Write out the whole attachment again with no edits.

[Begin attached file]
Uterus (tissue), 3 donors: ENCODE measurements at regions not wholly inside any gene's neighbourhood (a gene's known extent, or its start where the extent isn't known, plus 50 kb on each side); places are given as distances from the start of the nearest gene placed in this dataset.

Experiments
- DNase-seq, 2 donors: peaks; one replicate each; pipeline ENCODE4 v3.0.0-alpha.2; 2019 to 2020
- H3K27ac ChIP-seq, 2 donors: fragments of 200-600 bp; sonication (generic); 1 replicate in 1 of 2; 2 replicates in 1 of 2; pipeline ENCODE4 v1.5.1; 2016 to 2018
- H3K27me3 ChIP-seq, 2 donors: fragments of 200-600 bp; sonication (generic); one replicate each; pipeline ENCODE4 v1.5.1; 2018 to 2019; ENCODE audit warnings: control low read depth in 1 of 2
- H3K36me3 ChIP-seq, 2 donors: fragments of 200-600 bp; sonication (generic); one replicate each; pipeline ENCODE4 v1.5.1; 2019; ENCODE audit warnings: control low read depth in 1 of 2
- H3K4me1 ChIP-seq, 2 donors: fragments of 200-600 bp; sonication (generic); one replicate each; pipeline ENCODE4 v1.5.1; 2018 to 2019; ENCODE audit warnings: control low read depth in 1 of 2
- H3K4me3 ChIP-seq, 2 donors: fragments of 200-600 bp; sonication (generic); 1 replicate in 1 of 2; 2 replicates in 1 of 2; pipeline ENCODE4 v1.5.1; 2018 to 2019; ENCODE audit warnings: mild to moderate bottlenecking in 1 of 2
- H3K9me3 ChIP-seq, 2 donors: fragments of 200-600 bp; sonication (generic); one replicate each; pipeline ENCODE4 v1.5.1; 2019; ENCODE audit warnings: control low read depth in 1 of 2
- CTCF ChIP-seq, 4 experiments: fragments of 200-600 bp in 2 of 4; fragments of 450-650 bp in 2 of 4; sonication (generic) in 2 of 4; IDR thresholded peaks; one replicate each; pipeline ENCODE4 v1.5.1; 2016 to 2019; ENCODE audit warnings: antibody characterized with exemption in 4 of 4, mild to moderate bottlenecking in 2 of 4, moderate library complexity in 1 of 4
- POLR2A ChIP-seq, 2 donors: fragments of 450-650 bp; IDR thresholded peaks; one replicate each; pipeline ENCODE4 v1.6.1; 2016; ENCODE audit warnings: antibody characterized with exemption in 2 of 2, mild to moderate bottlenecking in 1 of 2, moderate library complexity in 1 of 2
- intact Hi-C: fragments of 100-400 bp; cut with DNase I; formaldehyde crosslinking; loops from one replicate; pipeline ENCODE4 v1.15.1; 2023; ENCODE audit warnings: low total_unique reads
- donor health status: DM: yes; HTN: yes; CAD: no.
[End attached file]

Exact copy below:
Uterus (tissue), 3 donors: ENCODE measurements at regions not wholly inside any gene's neighbourhood (a gene's known extent, or its start where the extent isn't known, plus 50 kb on each side); places are given as distances from the start of the nearest gene placed in this dataset.

Experiments
- DNase-seq, 2 donors: peaks; one replicate each; pipeline ENCODE4 v3.0.0-alpha.2; 2019 to 2020
- H3K27ac ChIP-seq, 2 donors: fragments of 200-600 bp; sonication (generic); 1 replicate in 1 of 2; 2 replicates in 1 of 2; pipeline ENCODE4 v1.5.1; 2016 to 2018
- H3K27me3 ChIP-seq, 2 donors: fragments of 200-600 bp; sonication (generic); one replicate each; pipeline ENCODE4 v1.5.1; 2018 to 2019; ENCODE audit warnings: control low read depth in 1 of 2
- H3K36me3 ChIP-seq, 2 donors: fragments of 200-600 bp; sonication (generic); one replicate each; pipeline ENCODE4 v1.5.1; 2019; ENCODE audit warnings: control low read depth in 1 of 2
- H3K4me1 ChIP-seq, 2 donors: fragments of 200-600 bp; sonication (generic); one replicate each; pipeline ENCODE4 v1.5.1; 2018 to 2019; ENCODE audit warnings: control low read depth in 1 of 2
- H3K4me3 ChIP-seq, 2 donors: fragments of 200-600 bp; sonication (generic); 1 replicate in 1 of 2; 2 replicates in 1 of 2; pipeline ENCODE4 v1.5.1; 2018 to 2019; ENCODE audit warnings: mild to moderate bottlenecking in 1 of 2
- H3K9me3 ChIP-seq, 2 donors: fragments of 200-600 bp; sonication (generic); one replicate each; pipeline ENCODE4 v1.5.1; 2019; ENCODE audit warnings: control low read depth in 1 of 2
- CTCF ChIP-seq, 4 experiments: fragments of 200-600 bp in 2 of 4; fragments of 450-650 bp in 2 of 4; sonication (generic) in 2 of 4; IDR thresholded peaks; one replicate each; pipeline ENCODE4 v1.5.1; 2016 to 2019; ENCODE audit warnings: antibody characterized with exemption in 4 of 4, mild to moderate bottlenecking in 2 of 4, moderate library complexity in 1 of 4
- POLR2A ChIP-seq, 2 donors: fragments of 450-650 bp; IDR thresholded peaks; one replicate each; pipeline ENCODE4 v1.6.1; 2016; ENCODE audit warnings: antibody characterized with exemption in 2 of 2, mild to moderate bottlenecking in 1 of 2, moderate library complexity in 1 of 2
- intact Hi-C: fragments of 100-400 bp; cut with DNase I; formaldehyde crosslinking; loops from one replicate; pipeline ENCODE4 v1.15.1; 2023; ENCODE audit warnings: low total_unique reads
- donor health status: DM: yes; HTN: yes; CAD: no.